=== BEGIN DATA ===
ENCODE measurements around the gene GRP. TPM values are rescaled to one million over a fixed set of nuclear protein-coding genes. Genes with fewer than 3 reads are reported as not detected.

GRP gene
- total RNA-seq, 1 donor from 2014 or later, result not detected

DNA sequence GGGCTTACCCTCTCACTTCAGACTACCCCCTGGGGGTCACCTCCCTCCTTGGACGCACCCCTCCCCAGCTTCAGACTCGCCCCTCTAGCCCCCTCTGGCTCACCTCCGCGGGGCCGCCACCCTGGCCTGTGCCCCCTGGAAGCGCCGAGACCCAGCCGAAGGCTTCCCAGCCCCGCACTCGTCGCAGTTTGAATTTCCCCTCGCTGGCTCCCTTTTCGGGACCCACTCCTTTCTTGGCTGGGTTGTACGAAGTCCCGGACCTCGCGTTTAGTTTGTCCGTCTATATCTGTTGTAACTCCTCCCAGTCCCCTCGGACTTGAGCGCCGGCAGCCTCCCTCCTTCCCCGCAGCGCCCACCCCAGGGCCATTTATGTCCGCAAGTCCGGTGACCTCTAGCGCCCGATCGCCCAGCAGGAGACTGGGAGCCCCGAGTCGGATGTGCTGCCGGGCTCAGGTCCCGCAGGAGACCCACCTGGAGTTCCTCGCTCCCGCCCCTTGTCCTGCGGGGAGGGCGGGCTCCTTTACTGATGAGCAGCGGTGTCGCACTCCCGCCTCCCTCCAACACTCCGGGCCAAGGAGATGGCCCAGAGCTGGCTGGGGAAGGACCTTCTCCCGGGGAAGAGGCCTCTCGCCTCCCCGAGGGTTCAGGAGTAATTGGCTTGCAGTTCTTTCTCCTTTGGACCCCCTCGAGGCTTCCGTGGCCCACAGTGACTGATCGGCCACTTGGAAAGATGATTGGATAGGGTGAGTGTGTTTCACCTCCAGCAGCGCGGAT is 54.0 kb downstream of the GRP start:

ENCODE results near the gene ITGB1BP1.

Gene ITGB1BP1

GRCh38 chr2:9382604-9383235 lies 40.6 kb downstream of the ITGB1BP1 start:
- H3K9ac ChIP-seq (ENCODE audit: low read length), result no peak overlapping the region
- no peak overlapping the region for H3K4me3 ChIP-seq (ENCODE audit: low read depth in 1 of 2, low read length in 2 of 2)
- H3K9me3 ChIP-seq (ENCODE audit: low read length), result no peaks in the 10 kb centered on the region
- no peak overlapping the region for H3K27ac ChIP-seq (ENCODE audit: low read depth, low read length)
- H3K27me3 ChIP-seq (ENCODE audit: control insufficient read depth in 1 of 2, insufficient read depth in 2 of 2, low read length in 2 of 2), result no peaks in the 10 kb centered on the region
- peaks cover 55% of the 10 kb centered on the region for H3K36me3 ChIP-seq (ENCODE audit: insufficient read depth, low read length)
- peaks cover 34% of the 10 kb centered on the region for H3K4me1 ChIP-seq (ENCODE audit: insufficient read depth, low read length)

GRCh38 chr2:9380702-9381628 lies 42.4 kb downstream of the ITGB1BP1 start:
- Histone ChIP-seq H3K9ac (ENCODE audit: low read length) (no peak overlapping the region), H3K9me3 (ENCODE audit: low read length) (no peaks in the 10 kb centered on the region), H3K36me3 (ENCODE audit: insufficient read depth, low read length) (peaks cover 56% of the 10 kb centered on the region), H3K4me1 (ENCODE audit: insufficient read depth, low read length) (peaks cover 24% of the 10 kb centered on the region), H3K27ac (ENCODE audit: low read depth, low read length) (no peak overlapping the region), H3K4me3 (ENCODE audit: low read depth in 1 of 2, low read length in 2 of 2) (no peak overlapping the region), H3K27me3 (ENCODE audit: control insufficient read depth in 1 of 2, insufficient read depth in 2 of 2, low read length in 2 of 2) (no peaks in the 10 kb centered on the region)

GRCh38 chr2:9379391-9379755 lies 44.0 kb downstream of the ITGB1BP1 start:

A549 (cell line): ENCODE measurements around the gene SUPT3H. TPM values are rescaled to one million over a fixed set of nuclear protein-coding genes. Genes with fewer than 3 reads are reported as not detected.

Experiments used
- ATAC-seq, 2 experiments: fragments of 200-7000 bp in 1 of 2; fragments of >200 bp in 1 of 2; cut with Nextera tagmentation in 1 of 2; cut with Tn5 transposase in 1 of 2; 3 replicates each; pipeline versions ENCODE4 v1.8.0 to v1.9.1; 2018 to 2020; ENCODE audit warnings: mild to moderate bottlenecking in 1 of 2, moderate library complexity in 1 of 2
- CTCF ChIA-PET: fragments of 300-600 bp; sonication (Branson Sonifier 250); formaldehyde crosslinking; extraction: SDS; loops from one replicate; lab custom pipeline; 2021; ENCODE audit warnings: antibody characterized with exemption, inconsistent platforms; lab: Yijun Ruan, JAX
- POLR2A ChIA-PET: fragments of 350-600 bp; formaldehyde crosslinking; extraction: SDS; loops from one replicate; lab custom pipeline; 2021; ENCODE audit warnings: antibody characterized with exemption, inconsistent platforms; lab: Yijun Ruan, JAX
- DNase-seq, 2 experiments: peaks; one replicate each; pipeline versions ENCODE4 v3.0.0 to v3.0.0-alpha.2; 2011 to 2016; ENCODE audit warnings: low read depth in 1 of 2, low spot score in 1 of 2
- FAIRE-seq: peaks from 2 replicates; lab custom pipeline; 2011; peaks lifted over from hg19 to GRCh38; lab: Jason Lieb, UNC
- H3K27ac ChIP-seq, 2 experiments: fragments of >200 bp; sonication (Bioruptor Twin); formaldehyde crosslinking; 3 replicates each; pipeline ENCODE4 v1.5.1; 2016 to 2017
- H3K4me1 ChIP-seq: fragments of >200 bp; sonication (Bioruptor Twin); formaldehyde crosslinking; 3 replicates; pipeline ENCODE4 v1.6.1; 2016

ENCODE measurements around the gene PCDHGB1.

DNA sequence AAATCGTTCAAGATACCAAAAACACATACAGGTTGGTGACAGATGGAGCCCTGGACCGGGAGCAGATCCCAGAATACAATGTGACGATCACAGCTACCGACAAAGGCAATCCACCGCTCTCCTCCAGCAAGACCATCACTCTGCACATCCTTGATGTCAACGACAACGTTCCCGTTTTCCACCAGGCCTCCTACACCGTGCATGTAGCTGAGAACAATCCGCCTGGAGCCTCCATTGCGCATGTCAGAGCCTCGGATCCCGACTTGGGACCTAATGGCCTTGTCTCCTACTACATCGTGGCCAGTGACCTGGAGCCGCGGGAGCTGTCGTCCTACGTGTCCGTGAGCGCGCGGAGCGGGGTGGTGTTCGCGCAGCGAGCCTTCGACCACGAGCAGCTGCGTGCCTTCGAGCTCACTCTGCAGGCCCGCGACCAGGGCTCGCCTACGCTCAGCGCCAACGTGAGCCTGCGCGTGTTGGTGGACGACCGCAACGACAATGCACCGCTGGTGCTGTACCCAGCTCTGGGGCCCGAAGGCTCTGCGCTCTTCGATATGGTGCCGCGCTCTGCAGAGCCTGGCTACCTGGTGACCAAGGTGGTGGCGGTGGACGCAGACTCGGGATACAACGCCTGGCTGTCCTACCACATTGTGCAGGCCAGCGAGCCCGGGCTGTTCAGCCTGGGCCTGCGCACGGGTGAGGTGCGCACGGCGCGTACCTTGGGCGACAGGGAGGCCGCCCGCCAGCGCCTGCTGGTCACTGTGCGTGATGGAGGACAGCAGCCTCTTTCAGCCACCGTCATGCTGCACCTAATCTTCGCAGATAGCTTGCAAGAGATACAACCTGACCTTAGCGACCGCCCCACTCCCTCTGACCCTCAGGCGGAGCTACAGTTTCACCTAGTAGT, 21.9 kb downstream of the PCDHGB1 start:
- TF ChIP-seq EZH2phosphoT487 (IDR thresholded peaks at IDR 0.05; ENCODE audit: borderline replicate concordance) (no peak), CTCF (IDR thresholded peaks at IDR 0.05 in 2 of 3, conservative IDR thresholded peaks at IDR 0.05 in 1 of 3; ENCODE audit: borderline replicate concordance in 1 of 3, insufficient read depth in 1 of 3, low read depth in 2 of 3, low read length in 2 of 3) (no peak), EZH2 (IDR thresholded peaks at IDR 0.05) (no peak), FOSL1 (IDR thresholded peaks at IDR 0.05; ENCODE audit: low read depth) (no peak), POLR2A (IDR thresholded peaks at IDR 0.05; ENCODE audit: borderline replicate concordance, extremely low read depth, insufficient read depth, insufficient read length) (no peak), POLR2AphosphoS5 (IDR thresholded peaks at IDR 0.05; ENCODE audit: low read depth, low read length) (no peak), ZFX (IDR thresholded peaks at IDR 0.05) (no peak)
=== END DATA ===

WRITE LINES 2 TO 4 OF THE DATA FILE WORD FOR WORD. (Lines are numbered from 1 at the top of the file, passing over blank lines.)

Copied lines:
GRP gene
- total RNA-seq, 1 donor from 2014 or later, result not detected

DNA sequence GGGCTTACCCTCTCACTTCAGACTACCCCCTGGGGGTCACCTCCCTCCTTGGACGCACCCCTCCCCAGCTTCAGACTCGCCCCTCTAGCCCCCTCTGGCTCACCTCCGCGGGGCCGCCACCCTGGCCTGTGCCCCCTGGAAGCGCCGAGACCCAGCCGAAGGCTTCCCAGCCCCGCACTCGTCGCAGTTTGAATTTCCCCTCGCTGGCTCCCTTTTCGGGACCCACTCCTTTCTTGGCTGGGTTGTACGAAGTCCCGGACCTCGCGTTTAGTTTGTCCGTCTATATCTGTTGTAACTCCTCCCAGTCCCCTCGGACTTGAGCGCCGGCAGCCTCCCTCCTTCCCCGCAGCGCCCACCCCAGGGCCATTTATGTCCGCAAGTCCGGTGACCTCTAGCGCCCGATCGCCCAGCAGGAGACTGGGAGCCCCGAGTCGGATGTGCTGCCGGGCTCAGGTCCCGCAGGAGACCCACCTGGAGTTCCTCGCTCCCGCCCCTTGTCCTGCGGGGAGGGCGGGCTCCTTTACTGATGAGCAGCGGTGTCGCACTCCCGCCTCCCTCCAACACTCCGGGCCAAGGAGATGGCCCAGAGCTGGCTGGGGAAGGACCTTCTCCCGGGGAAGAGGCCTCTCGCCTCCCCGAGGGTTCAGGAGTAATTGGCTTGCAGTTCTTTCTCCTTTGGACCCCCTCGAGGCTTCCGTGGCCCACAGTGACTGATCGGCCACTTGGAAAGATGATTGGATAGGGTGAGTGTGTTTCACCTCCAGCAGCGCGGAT is 54.0 kb downstream of the GRP start: